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Prosecutors want ex-Veco CEO Allen to serve almost four years

Former Veco chief executive Bill Allen should be sentenced to just fewer than four years in prison and fined $750,000 for his role as Alaska's corrupter in chief, federal prosecutors say.

"The actions of Bill Allen were corrupt, sustained, and damaging to the integrity of the legislative process," prosecutors said.

The government's recommendation was filed late Wednesday, a week before Allen and another Veco executive involved in a wide-ranging corruption scheme, Rick Smith, are due to be sentenced on their 2007 guilty pleas to conspiracy, bribery and tax charges.

The two men worked extensively with the FBI and prosecutors, giving detailed evidence in multiple debriefings about their illegal activities and making recorded phone calls at the government's request in an effort to elicit admissions from politicians. They also testified at trials.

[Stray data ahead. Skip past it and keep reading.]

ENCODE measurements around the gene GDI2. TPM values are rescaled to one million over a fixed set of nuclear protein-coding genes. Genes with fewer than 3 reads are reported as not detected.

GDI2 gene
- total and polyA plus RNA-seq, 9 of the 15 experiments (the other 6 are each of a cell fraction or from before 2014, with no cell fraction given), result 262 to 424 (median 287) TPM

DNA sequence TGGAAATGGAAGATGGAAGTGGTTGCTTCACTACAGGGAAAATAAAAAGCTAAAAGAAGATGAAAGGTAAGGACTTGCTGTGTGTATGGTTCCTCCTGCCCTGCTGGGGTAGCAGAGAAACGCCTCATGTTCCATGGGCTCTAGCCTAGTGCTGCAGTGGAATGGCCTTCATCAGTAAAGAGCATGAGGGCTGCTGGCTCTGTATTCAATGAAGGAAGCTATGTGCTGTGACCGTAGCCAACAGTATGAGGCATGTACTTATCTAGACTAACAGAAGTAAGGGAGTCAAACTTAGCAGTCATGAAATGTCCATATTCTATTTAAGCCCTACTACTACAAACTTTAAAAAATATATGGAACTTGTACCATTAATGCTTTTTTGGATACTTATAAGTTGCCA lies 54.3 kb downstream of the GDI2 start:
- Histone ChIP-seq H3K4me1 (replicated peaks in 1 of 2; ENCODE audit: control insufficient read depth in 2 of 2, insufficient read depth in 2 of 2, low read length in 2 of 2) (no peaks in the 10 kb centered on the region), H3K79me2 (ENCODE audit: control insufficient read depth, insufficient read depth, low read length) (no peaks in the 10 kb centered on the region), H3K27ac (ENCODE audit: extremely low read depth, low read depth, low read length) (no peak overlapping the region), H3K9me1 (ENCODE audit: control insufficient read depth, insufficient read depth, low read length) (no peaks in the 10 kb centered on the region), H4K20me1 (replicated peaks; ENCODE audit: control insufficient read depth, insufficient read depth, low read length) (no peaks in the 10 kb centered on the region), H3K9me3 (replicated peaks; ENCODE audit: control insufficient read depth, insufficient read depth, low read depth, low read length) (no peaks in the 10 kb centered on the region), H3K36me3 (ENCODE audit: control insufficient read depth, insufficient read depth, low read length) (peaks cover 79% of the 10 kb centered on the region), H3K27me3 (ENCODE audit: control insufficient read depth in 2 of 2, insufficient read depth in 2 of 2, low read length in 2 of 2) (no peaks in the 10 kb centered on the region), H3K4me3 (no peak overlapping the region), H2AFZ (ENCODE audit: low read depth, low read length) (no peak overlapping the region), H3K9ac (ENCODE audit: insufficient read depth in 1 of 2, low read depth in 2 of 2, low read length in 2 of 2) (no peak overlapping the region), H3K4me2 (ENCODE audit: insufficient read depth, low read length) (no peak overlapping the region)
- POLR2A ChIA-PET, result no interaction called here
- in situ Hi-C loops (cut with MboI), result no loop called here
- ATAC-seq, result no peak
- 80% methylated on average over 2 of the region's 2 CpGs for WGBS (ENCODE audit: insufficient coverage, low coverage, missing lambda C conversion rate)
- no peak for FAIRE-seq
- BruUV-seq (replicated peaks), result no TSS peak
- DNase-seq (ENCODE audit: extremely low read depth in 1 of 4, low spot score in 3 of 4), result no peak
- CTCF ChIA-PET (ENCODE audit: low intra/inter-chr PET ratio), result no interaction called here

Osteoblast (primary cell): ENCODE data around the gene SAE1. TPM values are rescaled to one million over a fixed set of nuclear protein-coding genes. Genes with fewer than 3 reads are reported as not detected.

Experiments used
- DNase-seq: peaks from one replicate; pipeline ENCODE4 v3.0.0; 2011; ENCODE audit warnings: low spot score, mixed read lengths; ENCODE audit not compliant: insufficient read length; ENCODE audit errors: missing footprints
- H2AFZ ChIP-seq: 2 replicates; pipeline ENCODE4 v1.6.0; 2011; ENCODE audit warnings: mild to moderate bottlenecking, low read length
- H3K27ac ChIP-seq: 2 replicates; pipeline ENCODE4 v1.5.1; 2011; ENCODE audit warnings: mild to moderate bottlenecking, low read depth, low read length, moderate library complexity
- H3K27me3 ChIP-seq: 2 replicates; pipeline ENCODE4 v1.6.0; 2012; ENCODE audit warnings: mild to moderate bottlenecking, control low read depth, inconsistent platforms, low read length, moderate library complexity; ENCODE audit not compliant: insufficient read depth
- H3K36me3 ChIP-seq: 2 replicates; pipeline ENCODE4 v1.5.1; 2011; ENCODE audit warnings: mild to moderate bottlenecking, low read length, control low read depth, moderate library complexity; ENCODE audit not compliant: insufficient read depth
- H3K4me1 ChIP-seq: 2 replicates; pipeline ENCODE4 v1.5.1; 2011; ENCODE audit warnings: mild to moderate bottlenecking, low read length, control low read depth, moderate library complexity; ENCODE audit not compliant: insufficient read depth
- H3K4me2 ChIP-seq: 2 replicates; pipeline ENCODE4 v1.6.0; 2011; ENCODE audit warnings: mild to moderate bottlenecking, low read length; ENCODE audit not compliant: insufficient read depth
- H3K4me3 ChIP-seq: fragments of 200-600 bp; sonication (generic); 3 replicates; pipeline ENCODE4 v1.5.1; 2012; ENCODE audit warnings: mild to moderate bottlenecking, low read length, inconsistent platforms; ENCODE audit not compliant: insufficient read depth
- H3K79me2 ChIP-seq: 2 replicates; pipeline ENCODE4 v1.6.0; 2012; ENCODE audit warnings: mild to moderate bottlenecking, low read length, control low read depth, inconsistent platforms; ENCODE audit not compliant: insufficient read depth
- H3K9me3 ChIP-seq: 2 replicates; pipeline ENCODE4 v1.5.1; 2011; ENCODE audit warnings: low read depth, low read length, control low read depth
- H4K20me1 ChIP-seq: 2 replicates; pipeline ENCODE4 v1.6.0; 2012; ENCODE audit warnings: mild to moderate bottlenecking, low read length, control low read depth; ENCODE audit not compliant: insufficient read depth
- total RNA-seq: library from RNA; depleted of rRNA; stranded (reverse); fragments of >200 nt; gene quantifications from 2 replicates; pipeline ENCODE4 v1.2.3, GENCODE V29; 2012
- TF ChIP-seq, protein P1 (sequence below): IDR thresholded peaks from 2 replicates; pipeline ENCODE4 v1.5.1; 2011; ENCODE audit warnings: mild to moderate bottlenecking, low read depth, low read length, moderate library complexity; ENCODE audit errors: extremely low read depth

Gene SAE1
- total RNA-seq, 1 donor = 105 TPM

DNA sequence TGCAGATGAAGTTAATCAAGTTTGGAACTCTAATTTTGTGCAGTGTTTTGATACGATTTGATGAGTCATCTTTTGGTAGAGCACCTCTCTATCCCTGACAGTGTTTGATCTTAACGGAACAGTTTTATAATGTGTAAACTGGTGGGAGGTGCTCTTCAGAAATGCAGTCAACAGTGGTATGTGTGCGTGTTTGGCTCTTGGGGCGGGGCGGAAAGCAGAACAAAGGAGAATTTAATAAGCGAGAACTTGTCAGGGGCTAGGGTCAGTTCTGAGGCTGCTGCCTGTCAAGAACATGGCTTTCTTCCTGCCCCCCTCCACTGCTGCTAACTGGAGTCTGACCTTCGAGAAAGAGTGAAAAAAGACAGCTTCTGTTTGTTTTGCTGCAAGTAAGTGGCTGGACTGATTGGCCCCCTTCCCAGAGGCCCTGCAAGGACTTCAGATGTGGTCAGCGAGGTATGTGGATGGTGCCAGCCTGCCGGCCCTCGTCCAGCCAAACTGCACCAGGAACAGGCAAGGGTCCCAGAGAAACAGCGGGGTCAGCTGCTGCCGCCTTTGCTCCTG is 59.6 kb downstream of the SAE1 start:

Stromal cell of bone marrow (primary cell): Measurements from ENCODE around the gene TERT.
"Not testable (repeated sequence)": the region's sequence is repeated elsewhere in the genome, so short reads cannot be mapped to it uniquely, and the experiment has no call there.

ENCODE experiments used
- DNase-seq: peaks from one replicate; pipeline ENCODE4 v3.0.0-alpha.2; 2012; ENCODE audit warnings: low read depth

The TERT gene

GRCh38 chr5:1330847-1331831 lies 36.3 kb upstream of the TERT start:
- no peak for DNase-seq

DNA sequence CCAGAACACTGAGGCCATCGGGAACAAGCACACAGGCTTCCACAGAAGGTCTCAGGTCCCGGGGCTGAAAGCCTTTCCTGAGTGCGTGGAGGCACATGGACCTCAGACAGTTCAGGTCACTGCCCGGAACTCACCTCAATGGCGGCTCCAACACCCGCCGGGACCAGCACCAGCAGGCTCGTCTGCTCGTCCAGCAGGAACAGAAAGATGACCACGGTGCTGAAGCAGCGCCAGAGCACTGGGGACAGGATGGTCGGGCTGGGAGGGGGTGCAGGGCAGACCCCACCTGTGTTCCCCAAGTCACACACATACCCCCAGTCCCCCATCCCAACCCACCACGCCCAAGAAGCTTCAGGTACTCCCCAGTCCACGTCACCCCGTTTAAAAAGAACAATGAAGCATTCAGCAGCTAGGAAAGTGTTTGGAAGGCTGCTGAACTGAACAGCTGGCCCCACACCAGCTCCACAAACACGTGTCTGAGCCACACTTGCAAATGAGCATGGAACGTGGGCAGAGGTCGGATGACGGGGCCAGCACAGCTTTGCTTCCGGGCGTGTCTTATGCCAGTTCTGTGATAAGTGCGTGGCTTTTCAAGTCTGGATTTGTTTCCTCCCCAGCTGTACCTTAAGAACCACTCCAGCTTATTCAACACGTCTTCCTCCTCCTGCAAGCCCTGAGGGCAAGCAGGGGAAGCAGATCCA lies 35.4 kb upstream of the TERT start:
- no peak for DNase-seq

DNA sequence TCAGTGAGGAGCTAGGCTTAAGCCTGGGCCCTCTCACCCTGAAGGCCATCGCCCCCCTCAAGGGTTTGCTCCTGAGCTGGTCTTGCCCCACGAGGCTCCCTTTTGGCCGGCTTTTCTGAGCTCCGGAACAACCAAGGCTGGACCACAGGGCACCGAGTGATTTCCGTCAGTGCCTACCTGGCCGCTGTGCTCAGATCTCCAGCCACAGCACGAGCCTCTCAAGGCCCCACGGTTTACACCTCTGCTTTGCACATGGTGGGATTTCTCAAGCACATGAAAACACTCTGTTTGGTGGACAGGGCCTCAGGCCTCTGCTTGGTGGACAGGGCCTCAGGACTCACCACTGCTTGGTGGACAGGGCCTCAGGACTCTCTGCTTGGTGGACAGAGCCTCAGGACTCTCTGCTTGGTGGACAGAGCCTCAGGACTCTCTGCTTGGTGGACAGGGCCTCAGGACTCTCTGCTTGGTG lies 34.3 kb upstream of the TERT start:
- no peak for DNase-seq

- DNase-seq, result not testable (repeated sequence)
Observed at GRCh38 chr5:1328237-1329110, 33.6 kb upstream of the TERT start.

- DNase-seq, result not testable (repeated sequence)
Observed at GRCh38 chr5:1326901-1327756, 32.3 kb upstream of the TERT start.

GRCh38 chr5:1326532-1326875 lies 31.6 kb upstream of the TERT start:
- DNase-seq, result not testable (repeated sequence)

Smith, once Veco's vice president and its unofficial lobbyist, should be dealt a 42-month prison sentence and a fine of $7,500 to $75,000, prosecutors recommended in a separate filing Wednesday.

Lawyers for Allen and Smith are asking for significantly lighter prison sentences and fines. The sentencing recommendations were accompanied by dozens of pages of documents filed by prosecutors and defense attorneys. Some of those documents revealed long-secret evidence involving U.S. Rep. Don Young, who has been known for more than two years to be under investigation by federal authorities.

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